Since the storm, the property’s telephone mainframe room and fire alarm equipment have been moved upstairs. The company is in the process of moving the base building generator to higher ground, as well as all of the electrical switchgear.
“We’re getting as much out of the way of potential flooding as possible,” he added.
Mr. Resnick also noted that the building has installed a floodgate system at key entry points to the building. The system can be quickly deployed in the event of another anticipated flood.
There are also engineering measures that can be taken during a building’s construction phase that can make the structure less vulnerable to certain threats.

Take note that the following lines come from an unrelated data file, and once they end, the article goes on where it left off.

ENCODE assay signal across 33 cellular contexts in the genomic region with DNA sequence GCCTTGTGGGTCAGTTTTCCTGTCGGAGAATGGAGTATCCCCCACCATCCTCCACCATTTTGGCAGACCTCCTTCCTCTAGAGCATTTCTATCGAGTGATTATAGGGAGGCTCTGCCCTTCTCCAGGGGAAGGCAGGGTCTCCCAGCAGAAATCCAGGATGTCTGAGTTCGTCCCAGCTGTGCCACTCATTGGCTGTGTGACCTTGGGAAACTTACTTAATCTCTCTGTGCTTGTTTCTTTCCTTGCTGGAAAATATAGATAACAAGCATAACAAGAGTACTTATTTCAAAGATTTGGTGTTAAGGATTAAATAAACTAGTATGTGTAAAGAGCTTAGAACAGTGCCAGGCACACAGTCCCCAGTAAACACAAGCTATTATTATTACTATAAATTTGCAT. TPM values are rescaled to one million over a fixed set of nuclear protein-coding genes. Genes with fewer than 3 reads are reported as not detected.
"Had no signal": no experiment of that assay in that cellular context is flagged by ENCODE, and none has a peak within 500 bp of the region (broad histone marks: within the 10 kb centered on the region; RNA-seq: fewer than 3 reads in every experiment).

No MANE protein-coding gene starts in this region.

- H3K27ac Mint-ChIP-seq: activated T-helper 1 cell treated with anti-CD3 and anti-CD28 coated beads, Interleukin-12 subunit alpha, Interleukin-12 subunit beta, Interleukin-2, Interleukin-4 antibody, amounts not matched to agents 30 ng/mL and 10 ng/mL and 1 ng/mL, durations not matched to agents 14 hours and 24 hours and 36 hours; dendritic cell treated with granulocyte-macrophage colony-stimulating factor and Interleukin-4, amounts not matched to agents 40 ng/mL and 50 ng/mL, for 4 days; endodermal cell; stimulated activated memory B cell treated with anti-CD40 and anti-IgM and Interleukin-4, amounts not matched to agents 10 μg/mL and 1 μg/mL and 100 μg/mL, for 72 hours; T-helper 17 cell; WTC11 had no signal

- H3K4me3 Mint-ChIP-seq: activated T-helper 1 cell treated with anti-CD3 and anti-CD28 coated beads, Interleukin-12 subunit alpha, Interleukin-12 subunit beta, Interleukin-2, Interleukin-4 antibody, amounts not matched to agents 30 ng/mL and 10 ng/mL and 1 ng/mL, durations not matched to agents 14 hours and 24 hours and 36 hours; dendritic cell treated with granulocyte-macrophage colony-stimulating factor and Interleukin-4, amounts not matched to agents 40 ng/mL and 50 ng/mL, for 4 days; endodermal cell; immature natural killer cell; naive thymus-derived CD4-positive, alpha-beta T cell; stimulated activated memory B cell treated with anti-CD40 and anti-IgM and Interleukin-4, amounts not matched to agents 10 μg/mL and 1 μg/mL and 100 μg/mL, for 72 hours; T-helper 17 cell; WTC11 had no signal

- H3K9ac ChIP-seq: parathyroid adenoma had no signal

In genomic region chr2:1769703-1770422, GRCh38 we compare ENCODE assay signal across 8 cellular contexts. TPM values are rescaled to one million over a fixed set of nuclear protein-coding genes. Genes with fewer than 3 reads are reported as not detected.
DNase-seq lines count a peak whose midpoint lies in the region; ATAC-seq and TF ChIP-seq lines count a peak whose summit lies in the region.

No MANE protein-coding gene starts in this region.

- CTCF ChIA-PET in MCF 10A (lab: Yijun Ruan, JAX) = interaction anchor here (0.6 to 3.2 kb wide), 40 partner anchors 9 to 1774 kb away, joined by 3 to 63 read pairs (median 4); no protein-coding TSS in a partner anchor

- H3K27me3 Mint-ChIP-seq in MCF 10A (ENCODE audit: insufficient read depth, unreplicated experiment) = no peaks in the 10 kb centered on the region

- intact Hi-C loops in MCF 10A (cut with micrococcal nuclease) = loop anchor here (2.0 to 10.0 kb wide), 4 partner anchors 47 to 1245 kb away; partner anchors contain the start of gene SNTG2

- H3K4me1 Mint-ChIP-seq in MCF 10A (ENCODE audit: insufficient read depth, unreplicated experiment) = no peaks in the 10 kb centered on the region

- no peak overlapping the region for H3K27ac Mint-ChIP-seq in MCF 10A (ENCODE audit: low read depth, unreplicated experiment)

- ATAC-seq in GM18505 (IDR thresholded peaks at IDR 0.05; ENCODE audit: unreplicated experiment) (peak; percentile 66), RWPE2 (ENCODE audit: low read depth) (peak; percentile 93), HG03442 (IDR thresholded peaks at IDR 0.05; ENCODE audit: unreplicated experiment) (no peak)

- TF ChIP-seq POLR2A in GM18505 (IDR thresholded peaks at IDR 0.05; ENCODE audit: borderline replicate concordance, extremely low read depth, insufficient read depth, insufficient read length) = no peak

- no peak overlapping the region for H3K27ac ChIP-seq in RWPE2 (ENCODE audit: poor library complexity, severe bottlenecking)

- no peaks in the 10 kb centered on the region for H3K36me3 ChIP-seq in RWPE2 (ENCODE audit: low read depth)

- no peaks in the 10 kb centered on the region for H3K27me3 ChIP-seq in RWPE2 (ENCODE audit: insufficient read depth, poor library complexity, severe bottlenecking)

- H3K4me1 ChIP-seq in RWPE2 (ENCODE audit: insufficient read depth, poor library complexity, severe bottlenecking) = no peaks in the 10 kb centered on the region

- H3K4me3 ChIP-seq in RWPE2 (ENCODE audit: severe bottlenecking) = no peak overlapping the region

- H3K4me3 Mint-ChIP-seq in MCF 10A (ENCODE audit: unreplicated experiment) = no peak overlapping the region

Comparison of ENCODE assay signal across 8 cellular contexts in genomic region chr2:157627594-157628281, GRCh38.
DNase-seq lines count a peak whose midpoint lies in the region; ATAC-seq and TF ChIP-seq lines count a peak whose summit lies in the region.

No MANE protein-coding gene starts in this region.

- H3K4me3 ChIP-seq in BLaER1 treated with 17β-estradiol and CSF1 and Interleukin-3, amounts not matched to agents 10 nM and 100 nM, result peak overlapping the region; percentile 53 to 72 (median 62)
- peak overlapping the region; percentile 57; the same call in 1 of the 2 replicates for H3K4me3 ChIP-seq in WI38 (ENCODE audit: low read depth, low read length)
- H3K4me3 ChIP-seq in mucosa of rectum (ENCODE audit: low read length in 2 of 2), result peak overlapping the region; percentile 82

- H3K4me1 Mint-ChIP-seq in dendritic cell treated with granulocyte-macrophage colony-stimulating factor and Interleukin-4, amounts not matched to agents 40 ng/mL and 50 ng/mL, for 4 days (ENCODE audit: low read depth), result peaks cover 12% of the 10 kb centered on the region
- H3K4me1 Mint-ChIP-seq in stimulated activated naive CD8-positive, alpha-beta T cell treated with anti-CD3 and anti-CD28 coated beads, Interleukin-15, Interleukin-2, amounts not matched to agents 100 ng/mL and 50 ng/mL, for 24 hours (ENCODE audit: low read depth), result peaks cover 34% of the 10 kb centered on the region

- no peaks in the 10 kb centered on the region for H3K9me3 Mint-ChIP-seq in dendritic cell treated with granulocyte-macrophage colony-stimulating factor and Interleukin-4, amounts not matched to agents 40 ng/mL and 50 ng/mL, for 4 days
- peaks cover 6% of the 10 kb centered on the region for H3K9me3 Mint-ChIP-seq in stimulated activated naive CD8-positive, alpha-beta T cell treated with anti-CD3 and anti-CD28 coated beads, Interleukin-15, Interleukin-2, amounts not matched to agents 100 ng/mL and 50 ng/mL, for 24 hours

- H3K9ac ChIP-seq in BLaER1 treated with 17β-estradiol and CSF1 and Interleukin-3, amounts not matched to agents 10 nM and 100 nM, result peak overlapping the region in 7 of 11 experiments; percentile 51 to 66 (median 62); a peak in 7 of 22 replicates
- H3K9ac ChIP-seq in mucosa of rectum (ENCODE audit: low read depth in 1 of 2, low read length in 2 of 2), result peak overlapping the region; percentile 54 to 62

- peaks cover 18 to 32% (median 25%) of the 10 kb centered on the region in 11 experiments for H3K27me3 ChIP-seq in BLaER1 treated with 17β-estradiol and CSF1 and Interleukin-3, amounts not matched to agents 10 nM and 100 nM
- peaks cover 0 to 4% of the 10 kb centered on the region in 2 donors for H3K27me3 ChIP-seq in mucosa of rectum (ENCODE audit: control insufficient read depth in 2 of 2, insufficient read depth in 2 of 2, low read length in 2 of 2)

Robert Smilowitz, a principal at Weidlinger Associates, a firm that specializes in protective design, noted that the physical security of a building is critical to overall security. While retrofitting a building after construction becomes expensive and challenging, protective design can more easily be incorporated into initial design plans.
“Basically, there are three components to security. One is operational security that includes guards and people who man the security operations,” Mr. Smilowitz said. “[The second is] technical security measures that provide access control and cameras. Those two aspects are covered or dealt with by security consultants.”
“Physical security is what you actually build into the structure to make it more resilient,” he explained. These three security components then work together to protect a building’s occupants.